On Liberation And Progression – “Theatertreffen in Hong Kong”

On Liberation And Progression – “Theatertreffen in Hong Kong”

It was an achievement that West Kowloon Cultural District Authority and Goethe-Institut Hong Kong invited two of the seven juries of this year’s Berliner Theatertreffen to hold a two-day seminar called Theatertreffen in Hong Kong on the renowned festival, as well as a discussion between the seminar participants and the juries.

Before we the participants attended the seminar, we had to watch all the ten productions that were selected as ‘notable productions’ among 377 productions produced within the German-speaking region in the past season.

The style of these 10 productions varies. From traditional theatrical approach like Thalia Theatre’s Der Schimmelreiter (The Rider on the White Horse) to Schauspiel Dortmund’s Die Borderline Prozession (The Borderline Procession), an environmental theatrical feast of multi-media display, the selected pieces shows that Berliner Theatertreffen strives to encourage the liberation of the theatre art form, and to find new possible ways to define theatre.

As Till Breigleb, one of the seven juries, stated in his introduction to the seminar, “the most dangerous sign of the times for the performing arts is the dominance of the new media,” thus theatres “really need to convince younger people of the physical event (of theatre) because in Germany, like in the rest of the world I suppose, the smartphone generation is very often satisfied with the entertainment of the digital form.”

This is one of the elements Breigleb mentioned that encourage the Theatertreffen to focus on new representations of theatre other than its conventional narrative, though the convention is still respected.

One can see that both Der Schimmelreiter and Residenztheatre’s Die Räuber (The Robbers), one is an adaptation of the 1888 German novella by Theodor Storm, and the other a modern take on the classic German play by Friedrich Schiller in 18th century, are still under the convention of a theatre production, which requires the audience to focus and listen to the text more than to perceive a lot of spectacles.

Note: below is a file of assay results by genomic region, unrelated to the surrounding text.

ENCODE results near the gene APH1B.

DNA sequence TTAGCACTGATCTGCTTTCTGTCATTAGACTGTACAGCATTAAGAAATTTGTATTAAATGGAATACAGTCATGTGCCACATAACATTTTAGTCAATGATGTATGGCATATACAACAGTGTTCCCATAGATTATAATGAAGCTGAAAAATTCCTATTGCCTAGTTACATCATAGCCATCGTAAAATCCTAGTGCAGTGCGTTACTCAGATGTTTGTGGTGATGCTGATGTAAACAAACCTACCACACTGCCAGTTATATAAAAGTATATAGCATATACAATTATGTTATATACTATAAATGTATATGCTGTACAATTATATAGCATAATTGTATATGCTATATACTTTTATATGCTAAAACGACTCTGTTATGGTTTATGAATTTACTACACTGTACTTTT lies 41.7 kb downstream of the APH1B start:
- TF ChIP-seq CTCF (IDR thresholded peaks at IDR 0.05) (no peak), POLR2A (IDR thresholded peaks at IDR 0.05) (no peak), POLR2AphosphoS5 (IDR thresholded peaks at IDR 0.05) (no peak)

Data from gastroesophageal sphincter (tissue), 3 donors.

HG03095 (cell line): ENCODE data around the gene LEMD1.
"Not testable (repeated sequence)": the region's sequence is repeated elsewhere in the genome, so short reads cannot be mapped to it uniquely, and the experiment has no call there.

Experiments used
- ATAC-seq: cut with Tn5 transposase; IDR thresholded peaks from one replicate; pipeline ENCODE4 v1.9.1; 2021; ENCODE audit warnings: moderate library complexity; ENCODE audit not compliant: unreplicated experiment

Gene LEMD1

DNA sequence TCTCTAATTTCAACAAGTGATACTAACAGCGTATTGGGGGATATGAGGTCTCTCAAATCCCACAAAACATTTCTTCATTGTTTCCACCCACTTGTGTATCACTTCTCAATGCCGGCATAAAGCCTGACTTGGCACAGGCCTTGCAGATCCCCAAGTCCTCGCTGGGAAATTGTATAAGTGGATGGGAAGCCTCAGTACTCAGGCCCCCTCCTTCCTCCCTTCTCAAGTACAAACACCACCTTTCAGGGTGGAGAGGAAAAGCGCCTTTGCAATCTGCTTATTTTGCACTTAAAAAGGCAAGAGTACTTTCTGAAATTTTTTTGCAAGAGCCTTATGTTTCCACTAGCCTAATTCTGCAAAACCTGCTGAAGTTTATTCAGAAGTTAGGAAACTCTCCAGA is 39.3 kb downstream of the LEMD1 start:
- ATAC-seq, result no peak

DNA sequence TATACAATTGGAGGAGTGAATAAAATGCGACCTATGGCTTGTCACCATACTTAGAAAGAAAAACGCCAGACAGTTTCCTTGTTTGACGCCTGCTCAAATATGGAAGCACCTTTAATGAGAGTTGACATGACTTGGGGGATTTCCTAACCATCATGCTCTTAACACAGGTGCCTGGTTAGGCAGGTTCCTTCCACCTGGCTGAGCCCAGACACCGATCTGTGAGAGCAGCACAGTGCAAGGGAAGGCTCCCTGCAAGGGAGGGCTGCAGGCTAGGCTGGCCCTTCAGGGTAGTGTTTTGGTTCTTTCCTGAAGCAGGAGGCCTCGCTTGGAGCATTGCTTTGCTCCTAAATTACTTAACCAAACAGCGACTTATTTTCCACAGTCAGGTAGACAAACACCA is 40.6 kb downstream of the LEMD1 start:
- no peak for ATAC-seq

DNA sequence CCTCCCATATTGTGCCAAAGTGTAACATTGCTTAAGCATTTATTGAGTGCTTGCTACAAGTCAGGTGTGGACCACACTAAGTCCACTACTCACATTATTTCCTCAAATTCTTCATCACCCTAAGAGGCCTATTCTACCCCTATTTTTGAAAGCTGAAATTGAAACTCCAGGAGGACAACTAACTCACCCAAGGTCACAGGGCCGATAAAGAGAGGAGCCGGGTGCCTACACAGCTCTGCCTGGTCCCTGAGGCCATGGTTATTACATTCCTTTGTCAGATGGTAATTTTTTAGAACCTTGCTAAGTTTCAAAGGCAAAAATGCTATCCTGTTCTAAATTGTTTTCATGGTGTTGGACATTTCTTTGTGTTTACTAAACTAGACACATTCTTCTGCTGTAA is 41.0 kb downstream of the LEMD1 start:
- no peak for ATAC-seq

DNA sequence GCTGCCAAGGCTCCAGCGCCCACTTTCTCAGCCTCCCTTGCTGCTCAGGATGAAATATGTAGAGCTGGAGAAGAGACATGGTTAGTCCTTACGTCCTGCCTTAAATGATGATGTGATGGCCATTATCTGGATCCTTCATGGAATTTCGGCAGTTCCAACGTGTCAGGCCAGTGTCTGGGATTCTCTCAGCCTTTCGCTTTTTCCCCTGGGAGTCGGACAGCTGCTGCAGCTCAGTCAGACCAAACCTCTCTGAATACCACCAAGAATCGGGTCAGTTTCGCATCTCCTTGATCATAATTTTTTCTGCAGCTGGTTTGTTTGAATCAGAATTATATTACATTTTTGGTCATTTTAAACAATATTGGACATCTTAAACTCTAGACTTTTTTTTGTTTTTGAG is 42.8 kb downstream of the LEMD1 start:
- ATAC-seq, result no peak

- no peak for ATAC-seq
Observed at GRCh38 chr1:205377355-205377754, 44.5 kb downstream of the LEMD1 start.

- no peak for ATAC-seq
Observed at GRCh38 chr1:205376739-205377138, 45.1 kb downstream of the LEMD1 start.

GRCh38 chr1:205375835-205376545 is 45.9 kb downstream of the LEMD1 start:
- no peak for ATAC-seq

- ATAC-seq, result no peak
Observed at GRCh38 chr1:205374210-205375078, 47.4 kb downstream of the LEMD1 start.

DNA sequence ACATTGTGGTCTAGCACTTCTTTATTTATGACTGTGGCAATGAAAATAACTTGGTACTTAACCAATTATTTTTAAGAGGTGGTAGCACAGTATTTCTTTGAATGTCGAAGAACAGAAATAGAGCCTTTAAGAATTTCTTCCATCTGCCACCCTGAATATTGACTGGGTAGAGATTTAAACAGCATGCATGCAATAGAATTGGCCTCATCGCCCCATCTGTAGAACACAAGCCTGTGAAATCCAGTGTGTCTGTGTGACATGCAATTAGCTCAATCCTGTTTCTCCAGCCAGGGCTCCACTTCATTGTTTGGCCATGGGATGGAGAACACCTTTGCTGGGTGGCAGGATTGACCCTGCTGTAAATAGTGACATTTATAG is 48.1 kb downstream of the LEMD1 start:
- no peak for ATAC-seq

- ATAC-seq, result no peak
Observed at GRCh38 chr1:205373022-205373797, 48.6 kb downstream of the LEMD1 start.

However, there are some other productions like Simon Stone’s Drei Schwestern (Three Sisters), a modern adaptation of Chekhov’s Three Sisters where an actual house is built on the stage, trying to break the conventional perspective on how to see a theatre piece.

In Drei Schwestern, as the house is revolved during the show, actors act in the house in a very naturalistic way, thus the audience can experience something that is more cinematic as well as multi-focus.

Schauspiel Leipzig’s 89/90, an adaptation of Peter Richter’s novel about the stress of a group of young people in East Germany during the period before and after the breakdown of German Democratic Republic, which they profess different ideologies, is another example of multi-focus. By merging choral singing as the main body of the piece, with multi-media and post-modern delivery of the text, it pushes the audience to imagine the feelings of the characters as a whole, rather than to tell the audience what the story is about.

With spectacular scene changes, both of the productions manifest, or to say reimagine, a form of storytelling that defies what theatre supposed to be, but to enhance what theatre can give to the audience.

Then, of course, shows like Die Borderline Prozession, Forced Entertainment’s Real Magic, and Milo Rau’s Five Easy Pieces go beyond to the spectrum of redefining theatre.

Yet, it is unsubtle to see that most of the productions have the undertones to express political and social issues. Breigleb stressed that, “[t]he underlining of political aspects with performing arts that was much stronger in the last two years when the refugee crisis seems to split the German society in right and left.”

Simon Stone’s Drei Schwestern is an obvious example which the production replies to the political status in Germany right now, where the sisters, just like the sisters in Chekhov’s play, are wondering to leave their own country to a place that they can be free.

89/90, directed by Claudia Bauer, is another obvious one, which according to Breigleb, “looks back to the breakdown of the GDR and the changes people had to suffer during the transformation process of capitalism with all its disappointments.” Doesn’t this somehow resonate to how people feel about politics in recent years as well?

89/90. Photo Credit: Rolf Arnold

Not to mention that Die Räuber and Der Schimmelreiter, even though their representations are more conventional, still hit the topic of populism and resistance to innovation. Five Easy Pieces directly discusses a controversial topic of child-murder with the documentary theatre form.